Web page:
Childhood Memory

Spread the love

It’s hard to believe that in just 50 days, I will be celebrating a half century of living! It doesn’t feel possible and I do not feel “50. But what is 50 supposed to feel like? When I was a kid, 50 seemed old; too old to be doing all the things I’m doing now.  So many things rush through my mind about my last 50 years; it’s mostly good; and what wasn’t all that good, I’ve learned to somehow see the good in it. I think we all can look back on our upbringing and find fault with it in some way…blame others for our shortcomings, failures or low self-esteem. I used to do that, but the good thing about making it to 50, is that it usually takes that long for us to finally “get it”. The definition of the “Golden Years” generally means life after retirement. I think the Golden Years are whenever you finally grow up…I mean grow up mentally, rationally, and emotionally. It’s when you stop beating yourself up, stop trying to please others, stop trying to fit in, and start believing that you and your happiness are what is important.

I grew up constantly being told to “sit still”, “stop running”, “stop talking so much”, “stop talking back”. I’m not bitter about that [anymore] because I understand that it was the generation/mindset at the time, but that doesn’t mean it was right to suppress a child’s desires to do, to be, or to speak and label them as difficult or unruly because of a strong will.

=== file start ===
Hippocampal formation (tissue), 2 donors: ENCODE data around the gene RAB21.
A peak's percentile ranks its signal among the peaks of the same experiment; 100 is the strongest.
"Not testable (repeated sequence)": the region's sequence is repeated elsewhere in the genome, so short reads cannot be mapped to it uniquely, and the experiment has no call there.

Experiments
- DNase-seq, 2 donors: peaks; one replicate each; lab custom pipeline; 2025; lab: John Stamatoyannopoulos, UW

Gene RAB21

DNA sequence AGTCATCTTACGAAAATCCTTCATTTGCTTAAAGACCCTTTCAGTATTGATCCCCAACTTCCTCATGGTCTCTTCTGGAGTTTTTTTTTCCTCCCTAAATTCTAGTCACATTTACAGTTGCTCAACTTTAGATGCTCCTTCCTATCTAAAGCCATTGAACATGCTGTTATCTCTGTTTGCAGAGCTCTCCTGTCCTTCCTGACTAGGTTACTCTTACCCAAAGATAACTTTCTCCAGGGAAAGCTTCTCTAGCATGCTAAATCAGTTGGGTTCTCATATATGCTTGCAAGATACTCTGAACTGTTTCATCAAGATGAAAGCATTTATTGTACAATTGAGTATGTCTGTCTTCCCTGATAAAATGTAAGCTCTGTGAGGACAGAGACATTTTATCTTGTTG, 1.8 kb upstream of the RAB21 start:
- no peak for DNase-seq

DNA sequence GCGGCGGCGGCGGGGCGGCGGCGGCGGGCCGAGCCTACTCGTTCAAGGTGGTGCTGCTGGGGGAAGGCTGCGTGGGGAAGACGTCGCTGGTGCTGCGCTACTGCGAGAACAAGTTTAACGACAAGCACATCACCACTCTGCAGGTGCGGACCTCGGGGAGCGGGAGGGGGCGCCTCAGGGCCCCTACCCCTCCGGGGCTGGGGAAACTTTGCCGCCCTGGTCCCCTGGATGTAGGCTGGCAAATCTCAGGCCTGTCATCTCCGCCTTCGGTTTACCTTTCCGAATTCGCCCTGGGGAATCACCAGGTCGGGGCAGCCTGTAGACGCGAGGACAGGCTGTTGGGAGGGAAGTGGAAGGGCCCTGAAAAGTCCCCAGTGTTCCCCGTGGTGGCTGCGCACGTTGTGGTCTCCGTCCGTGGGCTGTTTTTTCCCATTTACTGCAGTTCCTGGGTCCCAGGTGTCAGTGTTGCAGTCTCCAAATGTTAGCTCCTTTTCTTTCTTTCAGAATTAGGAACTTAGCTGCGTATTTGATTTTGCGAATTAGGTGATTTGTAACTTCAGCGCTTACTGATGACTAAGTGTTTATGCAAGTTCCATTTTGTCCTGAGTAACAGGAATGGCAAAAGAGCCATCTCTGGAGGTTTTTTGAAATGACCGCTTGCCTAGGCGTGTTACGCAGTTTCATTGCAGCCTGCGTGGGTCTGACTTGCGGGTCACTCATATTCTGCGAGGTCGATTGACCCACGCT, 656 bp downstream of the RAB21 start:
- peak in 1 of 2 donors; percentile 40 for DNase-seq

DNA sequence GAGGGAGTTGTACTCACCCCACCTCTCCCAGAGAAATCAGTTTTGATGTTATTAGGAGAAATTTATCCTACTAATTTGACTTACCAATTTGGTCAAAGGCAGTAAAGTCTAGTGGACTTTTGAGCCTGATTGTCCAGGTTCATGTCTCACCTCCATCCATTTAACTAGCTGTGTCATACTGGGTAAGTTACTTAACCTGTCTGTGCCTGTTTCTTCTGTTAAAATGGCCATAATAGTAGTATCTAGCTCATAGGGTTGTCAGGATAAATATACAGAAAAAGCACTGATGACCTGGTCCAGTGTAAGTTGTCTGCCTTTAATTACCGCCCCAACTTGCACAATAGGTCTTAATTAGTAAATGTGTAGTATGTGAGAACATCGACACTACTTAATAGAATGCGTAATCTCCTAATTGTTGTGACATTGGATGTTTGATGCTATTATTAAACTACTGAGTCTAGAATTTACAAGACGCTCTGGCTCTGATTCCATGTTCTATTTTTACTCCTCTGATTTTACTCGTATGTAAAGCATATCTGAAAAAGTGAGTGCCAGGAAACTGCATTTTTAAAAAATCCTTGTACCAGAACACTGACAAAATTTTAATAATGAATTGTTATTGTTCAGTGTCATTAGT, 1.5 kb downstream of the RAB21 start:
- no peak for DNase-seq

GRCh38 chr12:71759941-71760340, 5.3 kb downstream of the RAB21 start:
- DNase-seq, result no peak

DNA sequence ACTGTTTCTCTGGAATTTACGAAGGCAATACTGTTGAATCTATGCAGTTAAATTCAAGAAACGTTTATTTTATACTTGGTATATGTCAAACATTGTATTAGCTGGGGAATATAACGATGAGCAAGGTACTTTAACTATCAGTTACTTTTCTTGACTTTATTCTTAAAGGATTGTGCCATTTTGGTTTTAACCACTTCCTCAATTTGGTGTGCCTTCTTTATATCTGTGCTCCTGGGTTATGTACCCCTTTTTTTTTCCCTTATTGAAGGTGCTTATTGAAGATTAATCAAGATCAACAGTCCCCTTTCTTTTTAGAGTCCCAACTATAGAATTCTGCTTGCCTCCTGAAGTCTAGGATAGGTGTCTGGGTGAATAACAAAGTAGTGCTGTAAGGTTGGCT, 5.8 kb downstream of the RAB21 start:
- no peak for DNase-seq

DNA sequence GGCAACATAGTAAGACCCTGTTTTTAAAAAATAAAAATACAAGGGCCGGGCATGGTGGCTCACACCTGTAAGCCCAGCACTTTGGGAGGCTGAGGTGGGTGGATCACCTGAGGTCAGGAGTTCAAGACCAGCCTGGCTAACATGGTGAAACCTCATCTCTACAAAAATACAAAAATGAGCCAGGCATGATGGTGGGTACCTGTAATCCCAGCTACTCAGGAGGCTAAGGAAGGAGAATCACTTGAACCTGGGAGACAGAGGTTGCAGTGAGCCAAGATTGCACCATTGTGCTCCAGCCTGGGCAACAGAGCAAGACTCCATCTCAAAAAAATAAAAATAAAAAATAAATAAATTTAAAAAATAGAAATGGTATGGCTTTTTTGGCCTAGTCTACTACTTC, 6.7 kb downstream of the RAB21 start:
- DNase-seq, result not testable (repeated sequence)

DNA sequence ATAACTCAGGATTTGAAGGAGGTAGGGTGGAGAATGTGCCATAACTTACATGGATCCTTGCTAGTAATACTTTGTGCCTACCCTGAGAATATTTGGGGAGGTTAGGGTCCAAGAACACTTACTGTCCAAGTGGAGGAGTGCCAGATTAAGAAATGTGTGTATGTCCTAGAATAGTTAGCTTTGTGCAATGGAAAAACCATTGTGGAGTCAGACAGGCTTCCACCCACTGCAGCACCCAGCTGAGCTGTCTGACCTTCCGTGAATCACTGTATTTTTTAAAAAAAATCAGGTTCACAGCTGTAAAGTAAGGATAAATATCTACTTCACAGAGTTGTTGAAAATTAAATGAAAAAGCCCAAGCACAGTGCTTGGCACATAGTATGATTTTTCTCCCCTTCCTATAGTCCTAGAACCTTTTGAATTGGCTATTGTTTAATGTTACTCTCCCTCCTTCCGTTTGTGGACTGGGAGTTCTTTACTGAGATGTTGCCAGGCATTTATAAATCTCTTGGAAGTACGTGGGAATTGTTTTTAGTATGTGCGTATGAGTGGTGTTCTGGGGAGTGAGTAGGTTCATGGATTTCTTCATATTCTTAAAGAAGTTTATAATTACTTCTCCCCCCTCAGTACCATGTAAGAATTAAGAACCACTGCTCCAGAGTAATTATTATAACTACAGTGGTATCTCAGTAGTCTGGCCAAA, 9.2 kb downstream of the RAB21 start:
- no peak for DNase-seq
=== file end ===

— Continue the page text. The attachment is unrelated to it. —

That never made sense to me. I always asked a lot of questions (and still do), which resulted in being told “because I said so” or “it’s none of your business”. I used to retort “that’s not an answer” and stomp off to my room. Fast forward many years and many “stops” and now comes the realizations. If I’d have “sat still”, I’d never have accomplished anything. If I’d have “stopped running”, I never would have achieved my fitness goals. If I had “stopped talking so much”, I wouldn’t have so many wonderful friends or learned the social skills needed to be a good nurse, mentor, mother, or friend. Had I “never talked back”, I wouldn’t have learned how to think for myself, to be assertive, or to stand up for what I believe in. I still have al ot of “growing up” and learning to do, but it won’t be by “stopping”!

“Backgrounds, upbringings and circumstances may influence who we are, how we start out in life or how we feel about certain things, but they are NOT responsible for who we’ll become, how we will interact with others, if we will be well-educated, the career we will have or how we will raise our own children. We are in control of our own, thoughts, decisions, emotions etc. and only we can mold our own destinies. We don’t have to become a product of our environment. In other words, don’t use a not-so-perfect childhood as an excuse to not be better”. 

2 thoughts on “Childhood Memory

  1. I’m sorry you had some bad experiences. We will have to chat sometime in person. I’m glad you had supportive parents who supported your learning and curiosity rather than suppress it. I was labeled “hyper”, when in reality, I was just “busy and excited”.

  2. Fortunately, My Parents ALWAYS encouraged questions, encouraged learning & exploring, I was rarely told to sit still or to stay quiet. Unfortunately, I experienced situations/circumstances that no child should ever have to endure. Thankfully, I don’t hold grudges against my childhood. I took my “childhood” and overcame it. Took my experiences and became a voice for children. (well written)

Leave a Reply

This site uses Akismet to reduce spam. Learn how your comment data is processed.